11/13/2015 01:01 EST | Updated 11/16/2015 10:59 EST

Alberta Universities Broaden Support For Student Refugees

"I am a proud U of A student knowing that our community is doing what we can for displaced Syrian people."

University of Calgary Student's Union

Alberta's two major universities are stepping up their support for student refugees amid Canada's pledge to increase humanitarian support for Syria.

Prime Minister Justin Trudeau has repeated his pledge to welcome 25,000 refugees to Canada by the end of the year. It's not yet known how many will eventually resettle in Alberta.

The University of Alberta announced earlier this year the creation of a new award to cover tuition and living costs for up to 10 Syrian students. They will start classes as early as January 2016.

"Our first president indicated that ‘the uplifting of the whole people’ be our final goal, and this initiative achieves exactly that," Navneet Khinda, president of the University of Alberta Students’ Union, said in a statement.

"I am a proud U of A student knowing that our community is doing what we can for displaced Syrian people."

The University of Calgary renewed a program at the beginning of November allowing the school to fund two refugee students each year.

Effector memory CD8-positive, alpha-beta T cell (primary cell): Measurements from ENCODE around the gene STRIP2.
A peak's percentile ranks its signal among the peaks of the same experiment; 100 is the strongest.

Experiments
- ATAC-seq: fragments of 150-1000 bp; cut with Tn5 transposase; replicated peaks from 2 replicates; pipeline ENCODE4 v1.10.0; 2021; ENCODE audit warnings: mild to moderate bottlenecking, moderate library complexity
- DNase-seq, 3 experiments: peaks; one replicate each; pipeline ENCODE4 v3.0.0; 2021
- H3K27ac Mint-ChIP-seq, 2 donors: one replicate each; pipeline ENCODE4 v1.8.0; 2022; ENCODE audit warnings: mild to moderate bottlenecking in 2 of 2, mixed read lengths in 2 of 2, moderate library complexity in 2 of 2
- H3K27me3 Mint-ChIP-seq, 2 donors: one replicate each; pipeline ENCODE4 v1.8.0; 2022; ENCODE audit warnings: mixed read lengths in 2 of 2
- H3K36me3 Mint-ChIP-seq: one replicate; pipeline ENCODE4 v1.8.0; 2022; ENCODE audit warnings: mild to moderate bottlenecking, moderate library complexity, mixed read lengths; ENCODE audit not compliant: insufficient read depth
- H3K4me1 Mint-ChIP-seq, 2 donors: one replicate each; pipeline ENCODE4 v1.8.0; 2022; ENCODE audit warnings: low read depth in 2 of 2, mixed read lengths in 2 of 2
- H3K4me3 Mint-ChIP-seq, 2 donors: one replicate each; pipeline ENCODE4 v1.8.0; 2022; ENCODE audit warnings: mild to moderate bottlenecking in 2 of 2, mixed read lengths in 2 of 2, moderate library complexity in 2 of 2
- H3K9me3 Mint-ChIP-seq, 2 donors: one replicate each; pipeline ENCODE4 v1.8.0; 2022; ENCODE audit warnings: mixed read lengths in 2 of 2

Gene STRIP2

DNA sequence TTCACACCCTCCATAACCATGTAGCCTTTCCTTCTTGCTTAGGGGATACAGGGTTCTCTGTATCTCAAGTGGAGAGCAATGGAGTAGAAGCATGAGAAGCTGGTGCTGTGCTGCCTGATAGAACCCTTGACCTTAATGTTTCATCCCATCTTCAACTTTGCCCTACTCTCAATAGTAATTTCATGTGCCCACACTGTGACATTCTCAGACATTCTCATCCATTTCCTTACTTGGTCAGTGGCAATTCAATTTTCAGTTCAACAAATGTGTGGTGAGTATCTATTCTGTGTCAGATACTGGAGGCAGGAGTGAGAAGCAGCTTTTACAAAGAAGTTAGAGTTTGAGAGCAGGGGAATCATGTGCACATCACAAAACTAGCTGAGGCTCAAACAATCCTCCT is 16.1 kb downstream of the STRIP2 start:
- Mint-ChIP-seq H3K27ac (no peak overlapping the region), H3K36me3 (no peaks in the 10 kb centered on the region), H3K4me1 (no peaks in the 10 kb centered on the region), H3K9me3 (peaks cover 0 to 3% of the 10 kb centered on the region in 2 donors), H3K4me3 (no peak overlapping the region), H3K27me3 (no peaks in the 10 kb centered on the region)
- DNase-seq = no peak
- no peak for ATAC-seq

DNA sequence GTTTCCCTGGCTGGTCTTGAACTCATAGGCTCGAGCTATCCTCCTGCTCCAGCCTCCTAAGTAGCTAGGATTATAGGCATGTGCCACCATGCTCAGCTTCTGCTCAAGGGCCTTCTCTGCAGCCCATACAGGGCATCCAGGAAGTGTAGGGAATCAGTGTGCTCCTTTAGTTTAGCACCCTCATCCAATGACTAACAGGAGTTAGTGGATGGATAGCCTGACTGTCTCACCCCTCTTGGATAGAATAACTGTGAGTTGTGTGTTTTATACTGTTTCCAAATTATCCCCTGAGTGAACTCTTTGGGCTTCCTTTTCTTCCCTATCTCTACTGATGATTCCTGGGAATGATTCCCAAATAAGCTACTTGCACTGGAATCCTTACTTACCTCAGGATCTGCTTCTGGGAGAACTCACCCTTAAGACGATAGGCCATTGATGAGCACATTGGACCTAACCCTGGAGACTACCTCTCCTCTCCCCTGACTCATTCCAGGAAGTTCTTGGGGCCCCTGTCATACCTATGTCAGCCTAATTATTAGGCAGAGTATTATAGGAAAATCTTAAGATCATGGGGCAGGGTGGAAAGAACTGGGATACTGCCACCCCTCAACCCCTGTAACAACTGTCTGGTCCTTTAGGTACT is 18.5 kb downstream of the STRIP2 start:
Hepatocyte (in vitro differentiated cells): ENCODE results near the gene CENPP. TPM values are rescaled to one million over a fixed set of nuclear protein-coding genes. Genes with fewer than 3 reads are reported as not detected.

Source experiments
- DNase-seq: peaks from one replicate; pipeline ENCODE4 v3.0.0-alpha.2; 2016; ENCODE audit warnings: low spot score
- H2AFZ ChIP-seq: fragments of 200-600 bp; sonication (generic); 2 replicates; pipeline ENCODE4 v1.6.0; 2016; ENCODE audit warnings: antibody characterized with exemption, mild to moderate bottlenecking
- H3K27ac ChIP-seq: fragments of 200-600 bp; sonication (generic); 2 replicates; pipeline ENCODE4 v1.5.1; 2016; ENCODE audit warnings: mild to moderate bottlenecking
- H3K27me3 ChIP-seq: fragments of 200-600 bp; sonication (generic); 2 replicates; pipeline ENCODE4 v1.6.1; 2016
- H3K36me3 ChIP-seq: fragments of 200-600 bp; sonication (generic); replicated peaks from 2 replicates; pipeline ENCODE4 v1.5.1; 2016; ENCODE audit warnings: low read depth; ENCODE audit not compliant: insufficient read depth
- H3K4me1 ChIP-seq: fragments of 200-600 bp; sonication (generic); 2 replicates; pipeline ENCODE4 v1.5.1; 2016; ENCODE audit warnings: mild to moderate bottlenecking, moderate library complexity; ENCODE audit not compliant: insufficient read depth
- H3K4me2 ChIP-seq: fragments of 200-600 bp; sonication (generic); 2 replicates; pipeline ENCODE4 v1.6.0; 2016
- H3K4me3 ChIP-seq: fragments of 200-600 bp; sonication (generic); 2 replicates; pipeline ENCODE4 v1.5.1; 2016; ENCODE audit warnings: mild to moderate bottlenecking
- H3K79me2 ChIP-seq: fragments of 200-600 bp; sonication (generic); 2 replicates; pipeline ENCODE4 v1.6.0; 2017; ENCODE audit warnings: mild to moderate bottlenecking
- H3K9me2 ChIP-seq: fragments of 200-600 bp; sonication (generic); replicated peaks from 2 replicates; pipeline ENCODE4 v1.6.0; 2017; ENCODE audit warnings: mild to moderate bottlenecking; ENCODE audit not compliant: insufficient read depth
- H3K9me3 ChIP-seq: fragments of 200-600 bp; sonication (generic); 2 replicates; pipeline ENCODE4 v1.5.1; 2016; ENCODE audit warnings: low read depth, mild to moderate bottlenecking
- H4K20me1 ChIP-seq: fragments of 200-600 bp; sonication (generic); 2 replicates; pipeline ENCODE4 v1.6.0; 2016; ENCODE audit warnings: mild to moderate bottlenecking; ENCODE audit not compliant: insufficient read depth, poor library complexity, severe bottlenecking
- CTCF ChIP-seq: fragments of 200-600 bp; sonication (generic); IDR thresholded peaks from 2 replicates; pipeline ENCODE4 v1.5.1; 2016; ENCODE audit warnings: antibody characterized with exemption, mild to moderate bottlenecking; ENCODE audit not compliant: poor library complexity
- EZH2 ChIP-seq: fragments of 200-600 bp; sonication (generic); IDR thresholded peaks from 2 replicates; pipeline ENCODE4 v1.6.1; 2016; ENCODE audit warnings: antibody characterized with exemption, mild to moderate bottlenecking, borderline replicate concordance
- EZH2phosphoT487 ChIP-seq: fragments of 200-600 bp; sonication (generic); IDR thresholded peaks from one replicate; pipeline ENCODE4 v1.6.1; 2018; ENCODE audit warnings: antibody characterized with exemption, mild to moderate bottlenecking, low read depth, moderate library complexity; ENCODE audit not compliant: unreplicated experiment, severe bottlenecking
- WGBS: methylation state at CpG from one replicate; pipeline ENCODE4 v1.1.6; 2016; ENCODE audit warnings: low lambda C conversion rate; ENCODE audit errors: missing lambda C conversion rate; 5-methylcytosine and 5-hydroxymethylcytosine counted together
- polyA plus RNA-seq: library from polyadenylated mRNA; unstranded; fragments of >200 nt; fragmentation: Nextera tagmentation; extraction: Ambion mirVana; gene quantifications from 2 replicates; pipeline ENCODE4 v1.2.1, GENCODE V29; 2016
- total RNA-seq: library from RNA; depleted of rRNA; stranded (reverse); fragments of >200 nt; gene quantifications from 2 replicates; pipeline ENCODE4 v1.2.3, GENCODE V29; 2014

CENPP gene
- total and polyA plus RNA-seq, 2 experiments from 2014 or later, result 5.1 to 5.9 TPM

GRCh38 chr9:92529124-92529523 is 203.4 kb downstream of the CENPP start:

Established in 1986, the university's Student Refugee Program has so far sponsored 29 students. The program is primarily funded by the Students' Union, while the school waives admission fees, tuition, textbook, and accommodation costs.

Students receive $72,000 each for four years of study.

This year's students, Abraham Achuil and Tamun Ahas Ras, came to Calgary from a refugee camp in Kenya, where they were living after fleeing violence in their home country of Sudan.

One of the program's sponsors, the World University Service of Canada is asking all Canadian post-secondary schools to make a public commitment to increase their support to the Student Refugee Program.

In the Prairies, the University of Alberta and the University of Regina have committed to the cause.

Susan Barker, the U of C's vice-provost of student experience, told Metro News the university is currently looking at options to advance their support, but have yet to settle on final details.

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